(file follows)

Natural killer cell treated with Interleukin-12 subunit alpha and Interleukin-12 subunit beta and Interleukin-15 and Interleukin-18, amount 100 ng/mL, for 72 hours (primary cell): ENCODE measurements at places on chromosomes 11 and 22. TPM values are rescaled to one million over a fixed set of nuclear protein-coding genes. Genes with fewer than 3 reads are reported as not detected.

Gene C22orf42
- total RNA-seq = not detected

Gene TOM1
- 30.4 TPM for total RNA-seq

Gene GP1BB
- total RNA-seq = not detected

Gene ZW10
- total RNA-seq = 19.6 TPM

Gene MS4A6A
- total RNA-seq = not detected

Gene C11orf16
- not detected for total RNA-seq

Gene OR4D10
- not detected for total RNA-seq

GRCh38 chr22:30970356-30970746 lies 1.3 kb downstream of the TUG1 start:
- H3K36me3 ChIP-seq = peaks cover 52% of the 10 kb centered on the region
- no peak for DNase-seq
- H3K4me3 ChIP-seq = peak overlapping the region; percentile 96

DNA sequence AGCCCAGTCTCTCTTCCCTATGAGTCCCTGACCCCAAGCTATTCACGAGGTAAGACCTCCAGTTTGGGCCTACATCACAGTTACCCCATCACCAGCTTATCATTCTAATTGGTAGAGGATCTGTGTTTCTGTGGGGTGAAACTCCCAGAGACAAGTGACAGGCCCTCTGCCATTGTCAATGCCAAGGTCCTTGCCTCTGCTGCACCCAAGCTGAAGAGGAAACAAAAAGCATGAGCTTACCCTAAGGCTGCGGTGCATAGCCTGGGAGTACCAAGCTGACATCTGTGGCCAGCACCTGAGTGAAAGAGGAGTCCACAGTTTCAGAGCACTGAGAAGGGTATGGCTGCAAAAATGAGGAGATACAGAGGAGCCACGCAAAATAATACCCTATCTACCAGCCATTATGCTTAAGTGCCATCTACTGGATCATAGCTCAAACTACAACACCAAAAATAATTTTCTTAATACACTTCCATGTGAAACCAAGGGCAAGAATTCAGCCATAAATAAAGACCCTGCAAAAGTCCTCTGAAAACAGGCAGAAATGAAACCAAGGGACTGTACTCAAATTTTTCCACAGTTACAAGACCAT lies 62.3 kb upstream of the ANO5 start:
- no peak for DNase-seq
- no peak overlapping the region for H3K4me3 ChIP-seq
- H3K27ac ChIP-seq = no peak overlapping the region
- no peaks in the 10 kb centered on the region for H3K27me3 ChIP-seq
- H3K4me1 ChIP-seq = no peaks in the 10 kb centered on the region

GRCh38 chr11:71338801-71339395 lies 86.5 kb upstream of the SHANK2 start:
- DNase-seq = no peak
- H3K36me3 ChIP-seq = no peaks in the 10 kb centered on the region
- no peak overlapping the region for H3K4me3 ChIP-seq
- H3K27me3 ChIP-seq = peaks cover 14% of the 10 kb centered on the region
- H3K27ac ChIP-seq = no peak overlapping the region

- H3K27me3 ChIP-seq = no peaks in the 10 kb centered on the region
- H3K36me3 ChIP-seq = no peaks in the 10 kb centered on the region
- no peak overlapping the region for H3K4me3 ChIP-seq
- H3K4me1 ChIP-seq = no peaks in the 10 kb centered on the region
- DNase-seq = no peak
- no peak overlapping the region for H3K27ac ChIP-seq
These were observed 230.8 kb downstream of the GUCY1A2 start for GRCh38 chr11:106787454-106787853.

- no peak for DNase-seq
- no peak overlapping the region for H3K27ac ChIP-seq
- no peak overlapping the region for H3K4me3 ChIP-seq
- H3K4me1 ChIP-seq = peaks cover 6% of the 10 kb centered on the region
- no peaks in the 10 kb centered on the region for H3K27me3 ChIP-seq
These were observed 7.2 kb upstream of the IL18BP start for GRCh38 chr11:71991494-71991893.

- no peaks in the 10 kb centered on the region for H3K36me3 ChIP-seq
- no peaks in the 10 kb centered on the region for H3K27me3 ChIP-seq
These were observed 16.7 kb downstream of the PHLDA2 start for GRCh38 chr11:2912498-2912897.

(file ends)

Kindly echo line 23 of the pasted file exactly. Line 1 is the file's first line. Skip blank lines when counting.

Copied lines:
- H3K27ac ChIP-seq = no peak overlapping the region